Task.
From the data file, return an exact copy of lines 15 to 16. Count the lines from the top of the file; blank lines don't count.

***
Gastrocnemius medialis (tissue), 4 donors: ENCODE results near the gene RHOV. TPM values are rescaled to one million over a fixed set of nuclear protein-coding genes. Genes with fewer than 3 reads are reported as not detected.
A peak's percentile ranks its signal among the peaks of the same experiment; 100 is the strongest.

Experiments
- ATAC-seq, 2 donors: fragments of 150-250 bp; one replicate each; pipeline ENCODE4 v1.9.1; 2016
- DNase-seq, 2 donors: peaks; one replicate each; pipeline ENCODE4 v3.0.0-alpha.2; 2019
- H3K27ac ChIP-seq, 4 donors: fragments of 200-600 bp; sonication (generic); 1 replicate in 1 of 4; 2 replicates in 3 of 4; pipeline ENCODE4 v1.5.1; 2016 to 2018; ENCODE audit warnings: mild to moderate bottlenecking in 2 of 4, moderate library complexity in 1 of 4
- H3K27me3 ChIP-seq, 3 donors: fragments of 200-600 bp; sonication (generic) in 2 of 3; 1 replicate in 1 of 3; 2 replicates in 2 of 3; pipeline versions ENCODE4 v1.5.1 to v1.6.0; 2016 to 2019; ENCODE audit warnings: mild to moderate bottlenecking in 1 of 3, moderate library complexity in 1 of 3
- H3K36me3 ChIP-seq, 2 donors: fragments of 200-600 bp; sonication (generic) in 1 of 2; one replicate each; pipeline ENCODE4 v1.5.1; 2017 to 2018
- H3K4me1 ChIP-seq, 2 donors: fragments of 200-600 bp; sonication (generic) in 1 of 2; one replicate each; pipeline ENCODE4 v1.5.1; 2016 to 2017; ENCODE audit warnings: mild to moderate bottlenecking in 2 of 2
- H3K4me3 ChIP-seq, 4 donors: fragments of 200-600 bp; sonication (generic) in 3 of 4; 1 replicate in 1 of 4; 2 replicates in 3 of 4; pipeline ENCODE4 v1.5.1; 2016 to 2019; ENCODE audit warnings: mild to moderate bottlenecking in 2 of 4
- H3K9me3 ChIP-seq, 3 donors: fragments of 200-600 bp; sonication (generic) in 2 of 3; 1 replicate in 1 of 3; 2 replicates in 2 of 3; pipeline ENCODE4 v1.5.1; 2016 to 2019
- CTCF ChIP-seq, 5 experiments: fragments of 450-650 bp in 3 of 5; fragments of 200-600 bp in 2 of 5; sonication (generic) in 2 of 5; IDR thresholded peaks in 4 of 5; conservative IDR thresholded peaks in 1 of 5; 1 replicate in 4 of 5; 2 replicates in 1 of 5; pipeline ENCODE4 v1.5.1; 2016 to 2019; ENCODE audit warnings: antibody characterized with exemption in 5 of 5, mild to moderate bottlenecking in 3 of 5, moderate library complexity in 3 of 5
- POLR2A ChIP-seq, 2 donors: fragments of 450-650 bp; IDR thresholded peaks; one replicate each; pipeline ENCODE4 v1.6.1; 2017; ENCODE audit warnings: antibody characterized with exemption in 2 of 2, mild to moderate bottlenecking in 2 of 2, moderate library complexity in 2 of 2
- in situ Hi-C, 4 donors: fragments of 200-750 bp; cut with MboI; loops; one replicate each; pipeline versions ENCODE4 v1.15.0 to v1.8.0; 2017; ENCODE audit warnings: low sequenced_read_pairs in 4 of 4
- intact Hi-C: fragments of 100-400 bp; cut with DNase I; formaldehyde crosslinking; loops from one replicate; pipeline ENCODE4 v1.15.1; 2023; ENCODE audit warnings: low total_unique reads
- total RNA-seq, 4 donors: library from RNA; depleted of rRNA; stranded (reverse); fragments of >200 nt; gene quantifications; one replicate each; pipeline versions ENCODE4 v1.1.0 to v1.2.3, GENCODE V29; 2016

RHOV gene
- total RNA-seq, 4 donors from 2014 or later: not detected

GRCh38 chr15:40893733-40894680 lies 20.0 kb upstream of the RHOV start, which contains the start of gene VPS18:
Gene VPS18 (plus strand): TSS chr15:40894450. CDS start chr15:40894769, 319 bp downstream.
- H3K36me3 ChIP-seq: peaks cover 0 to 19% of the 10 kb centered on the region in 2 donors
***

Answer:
- intact Hi-C: fragments of 100-400 bp; cut with DNase I; formaldehyde crosslinking; loops from one replicate; pipeline ENCODE4 v1.15.1; 2023; ENCODE audit warnings: low total_unique reads
- total RNA-seq, 4 donors: library from RNA; depleted of rRNA; stranded (reverse); fragments of >200 nt; gene quantifications; one replicate each; pipeline versions ENCODE4 v1.1.0 to v1.2.3, GENCODE V29; 2016